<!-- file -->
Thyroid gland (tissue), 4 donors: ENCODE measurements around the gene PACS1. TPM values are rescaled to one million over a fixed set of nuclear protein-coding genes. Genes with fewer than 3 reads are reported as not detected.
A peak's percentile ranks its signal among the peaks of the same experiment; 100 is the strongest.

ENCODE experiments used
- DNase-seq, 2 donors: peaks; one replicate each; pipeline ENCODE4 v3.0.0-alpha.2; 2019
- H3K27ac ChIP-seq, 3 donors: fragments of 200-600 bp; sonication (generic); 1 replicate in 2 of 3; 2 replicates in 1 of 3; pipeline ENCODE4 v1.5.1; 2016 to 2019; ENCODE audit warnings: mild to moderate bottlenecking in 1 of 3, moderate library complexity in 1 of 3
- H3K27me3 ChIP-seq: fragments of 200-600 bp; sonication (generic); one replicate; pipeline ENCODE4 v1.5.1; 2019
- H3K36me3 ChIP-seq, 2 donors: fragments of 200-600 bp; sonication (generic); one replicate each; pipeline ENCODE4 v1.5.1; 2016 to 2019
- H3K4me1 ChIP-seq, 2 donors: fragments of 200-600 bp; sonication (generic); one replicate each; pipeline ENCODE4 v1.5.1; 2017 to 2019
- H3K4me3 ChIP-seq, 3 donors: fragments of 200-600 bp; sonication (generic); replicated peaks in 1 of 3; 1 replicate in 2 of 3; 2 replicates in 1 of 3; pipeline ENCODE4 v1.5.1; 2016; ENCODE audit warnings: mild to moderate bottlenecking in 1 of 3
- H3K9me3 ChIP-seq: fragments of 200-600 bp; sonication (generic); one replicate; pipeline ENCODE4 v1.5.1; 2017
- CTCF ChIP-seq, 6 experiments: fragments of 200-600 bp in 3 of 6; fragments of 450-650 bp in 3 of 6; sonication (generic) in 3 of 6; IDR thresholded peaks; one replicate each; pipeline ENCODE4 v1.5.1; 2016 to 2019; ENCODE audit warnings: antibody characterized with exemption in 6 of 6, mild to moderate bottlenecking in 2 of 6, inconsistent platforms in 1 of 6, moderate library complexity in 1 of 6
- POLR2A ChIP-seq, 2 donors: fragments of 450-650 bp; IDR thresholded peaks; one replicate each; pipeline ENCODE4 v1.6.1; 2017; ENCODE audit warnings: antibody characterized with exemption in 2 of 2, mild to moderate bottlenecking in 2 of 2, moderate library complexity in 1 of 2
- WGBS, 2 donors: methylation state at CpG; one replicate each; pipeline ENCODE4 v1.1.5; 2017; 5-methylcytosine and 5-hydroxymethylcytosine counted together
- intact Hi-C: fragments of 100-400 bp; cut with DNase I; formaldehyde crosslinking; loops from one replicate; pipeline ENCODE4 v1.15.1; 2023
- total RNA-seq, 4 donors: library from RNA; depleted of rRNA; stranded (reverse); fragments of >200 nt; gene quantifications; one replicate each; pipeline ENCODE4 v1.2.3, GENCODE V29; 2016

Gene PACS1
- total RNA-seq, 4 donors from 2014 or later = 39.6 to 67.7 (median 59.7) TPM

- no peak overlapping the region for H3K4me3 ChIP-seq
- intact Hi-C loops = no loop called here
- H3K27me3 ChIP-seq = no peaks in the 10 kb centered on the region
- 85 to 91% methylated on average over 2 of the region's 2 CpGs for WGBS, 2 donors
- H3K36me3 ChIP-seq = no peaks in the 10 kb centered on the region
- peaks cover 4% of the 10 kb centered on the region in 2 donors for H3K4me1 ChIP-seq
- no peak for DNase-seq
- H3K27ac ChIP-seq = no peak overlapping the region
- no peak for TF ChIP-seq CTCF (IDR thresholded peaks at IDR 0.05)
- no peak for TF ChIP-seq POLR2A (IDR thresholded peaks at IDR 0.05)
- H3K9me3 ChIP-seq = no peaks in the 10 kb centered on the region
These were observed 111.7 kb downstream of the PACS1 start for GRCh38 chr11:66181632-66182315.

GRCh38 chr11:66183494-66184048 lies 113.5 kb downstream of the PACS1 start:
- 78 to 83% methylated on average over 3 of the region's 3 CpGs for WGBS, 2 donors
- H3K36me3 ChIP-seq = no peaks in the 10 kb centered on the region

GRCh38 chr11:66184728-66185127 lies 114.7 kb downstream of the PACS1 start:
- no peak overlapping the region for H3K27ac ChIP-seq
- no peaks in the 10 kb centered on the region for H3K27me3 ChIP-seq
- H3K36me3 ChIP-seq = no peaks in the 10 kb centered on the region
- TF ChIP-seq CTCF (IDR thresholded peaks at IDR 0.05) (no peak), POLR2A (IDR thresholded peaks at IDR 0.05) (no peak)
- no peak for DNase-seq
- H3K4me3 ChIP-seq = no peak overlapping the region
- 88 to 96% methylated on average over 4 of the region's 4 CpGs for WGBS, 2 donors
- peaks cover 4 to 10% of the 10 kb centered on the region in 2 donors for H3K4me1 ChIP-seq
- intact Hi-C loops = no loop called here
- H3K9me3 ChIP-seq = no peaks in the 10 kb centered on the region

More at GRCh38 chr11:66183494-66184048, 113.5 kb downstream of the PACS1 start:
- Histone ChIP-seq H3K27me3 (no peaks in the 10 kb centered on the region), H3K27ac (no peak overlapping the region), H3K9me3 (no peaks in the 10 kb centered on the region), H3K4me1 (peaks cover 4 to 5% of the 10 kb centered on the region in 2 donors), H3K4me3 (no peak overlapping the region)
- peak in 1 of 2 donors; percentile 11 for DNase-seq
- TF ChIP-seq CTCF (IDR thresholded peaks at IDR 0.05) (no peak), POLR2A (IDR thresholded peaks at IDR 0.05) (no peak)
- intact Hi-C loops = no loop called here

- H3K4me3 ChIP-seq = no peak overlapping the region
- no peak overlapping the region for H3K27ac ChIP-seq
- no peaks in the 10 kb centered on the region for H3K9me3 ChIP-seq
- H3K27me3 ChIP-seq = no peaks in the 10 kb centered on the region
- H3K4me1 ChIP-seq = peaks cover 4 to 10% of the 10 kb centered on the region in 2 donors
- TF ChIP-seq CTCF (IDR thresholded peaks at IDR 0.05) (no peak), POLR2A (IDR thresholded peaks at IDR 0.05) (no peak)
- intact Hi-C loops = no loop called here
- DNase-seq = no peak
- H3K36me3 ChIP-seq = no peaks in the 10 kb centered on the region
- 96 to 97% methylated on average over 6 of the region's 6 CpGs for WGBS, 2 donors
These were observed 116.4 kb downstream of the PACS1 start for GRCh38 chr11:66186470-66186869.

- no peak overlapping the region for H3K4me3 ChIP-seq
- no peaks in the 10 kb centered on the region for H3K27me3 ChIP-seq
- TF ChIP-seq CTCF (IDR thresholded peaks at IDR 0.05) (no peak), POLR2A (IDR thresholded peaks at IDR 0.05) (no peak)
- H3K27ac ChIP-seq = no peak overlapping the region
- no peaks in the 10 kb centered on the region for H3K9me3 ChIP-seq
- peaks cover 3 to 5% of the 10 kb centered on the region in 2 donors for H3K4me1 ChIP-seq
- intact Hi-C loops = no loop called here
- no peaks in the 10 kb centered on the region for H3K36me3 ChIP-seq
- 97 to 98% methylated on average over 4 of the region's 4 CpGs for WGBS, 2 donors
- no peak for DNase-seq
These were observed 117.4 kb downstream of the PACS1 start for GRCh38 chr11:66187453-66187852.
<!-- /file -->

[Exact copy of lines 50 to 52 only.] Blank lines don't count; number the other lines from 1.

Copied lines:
- no peak overlapping the region for H3K27ac ChIP-seq
- no peaks in the 10 kb centered on the region for H3K9me3 ChIP-seq
- H3K27me3 ChIP-seq = no peaks in the 10 kb centered on the region